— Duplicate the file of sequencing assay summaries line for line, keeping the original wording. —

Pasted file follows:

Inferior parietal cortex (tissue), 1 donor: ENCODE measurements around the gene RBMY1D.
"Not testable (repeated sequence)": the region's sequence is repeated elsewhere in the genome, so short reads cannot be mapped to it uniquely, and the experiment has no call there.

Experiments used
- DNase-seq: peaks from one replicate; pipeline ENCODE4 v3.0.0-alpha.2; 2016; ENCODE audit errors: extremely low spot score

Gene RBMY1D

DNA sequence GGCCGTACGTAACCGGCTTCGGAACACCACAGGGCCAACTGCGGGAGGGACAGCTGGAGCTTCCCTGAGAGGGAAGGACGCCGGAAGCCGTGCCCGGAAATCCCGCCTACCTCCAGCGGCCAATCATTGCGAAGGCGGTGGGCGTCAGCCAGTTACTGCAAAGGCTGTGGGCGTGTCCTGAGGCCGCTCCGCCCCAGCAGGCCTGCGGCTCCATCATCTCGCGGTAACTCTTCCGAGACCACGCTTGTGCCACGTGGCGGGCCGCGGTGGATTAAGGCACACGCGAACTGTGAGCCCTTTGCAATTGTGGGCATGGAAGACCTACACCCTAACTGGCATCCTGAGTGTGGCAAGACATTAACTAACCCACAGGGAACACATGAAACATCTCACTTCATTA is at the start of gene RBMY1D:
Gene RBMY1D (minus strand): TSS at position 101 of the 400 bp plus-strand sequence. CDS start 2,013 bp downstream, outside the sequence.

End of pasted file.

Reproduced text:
Inferior parietal cortex (tissue), 1 donor: ENCODE measurements around the gene RBMY1D.
"Not testable (repeated sequence)": the region's sequence is repeated elsewhere in the genome, so short reads cannot be mapped to it uniquely, and the experiment has no call there.

Experiments used
- DNase-seq: peaks from one replicate; pipeline ENCODE4 v3.0.0-alpha.2; 2016; ENCODE audit errors: extremely low spot score

Gene RBMY1D

DNA sequence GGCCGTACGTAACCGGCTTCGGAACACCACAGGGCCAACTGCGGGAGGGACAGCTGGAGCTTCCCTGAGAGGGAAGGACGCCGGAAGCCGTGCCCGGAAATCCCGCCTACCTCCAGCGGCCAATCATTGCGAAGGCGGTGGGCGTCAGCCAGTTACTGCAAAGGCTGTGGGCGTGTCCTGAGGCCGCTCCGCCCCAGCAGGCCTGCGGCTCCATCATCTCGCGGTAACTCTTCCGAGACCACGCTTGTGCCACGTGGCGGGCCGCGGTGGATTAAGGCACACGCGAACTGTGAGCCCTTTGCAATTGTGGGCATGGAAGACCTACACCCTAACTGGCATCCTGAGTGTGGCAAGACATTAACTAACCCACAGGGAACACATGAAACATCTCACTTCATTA is at the start of gene RBMY1D:
Gene RBMY1D (minus strand): TSS at position 101 of the 400 bp plus-strand sequence. CDS start 2,013 bp downstream, outside the sequence.